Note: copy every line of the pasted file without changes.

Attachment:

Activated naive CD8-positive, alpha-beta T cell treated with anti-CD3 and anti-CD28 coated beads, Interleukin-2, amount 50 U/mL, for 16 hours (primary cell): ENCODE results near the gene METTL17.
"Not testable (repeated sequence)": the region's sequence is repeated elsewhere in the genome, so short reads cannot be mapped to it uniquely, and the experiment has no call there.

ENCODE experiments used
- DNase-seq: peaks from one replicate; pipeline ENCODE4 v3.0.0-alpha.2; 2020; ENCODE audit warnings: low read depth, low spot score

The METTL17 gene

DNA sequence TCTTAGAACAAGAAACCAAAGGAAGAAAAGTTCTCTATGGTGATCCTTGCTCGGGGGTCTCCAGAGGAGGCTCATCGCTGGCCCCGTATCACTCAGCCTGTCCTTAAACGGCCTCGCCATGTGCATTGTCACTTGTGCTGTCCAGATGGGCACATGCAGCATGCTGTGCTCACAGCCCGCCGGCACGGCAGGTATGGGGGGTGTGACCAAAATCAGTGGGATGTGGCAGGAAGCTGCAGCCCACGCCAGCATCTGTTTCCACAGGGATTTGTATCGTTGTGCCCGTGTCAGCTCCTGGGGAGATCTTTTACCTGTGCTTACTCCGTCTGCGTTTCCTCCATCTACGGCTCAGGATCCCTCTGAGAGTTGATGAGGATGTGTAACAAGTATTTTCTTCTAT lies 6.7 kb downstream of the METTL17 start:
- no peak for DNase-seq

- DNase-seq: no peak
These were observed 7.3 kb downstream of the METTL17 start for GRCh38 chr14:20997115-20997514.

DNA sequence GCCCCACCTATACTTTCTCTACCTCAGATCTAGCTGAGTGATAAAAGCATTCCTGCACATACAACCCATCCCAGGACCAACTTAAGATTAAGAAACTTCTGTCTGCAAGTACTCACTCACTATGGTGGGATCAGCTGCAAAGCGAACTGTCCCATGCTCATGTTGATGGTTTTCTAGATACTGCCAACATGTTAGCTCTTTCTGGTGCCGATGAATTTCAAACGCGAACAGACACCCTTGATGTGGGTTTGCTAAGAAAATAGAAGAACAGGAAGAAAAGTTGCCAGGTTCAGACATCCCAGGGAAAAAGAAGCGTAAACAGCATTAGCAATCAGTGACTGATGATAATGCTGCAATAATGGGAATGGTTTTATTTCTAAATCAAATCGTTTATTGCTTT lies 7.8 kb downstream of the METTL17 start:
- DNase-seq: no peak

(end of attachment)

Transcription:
Activated naive CD8-positive, alpha-beta T cell treated with anti-CD3 and anti-CD28 coated beads, Interleukin-2, amount 50 U/mL, for 16 hours (primary cell): ENCODE results near the gene METTL17.
"Not testable (repeated sequence)": the region's sequence is repeated elsewhere in the genome, so short reads cannot be mapped to it uniquely, and the experiment has no call there.

ENCODE experiments used
- DNase-seq: peaks from one replicate; pipeline ENCODE4 v3.0.0-alpha.2; 2020; ENCODE audit warnings: low read depth, low spot score

The METTL17 gene

DNA sequence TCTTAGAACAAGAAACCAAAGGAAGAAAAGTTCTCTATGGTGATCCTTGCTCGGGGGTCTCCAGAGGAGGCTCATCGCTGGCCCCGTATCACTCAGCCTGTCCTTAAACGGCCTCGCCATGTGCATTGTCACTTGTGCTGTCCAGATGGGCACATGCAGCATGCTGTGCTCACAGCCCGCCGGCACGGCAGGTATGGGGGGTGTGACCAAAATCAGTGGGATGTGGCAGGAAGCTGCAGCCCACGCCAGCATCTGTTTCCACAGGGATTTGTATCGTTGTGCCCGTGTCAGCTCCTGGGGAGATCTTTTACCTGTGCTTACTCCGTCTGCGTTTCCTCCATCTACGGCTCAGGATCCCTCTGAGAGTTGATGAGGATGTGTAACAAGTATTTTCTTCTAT lies 6.7 kb downstream of the METTL17 start:
- no peak for DNase-seq

- DNase-seq: no peak
These were observed 7.3 kb downstream of the METTL17 start for GRCh38 chr14:20997115-20997514.

DNA sequence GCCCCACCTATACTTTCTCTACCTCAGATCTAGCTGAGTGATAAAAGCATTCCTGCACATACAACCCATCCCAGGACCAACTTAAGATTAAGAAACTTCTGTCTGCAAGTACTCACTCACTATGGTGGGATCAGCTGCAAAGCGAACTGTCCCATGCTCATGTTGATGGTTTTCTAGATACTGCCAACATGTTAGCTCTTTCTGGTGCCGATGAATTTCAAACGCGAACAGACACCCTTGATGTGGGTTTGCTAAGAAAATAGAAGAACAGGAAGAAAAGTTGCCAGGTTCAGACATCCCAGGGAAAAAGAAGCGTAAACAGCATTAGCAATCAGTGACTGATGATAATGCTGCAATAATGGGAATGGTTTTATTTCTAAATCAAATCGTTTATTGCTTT lies 7.8 kb downstream of the METTL17 start:
- DNase-seq: no peak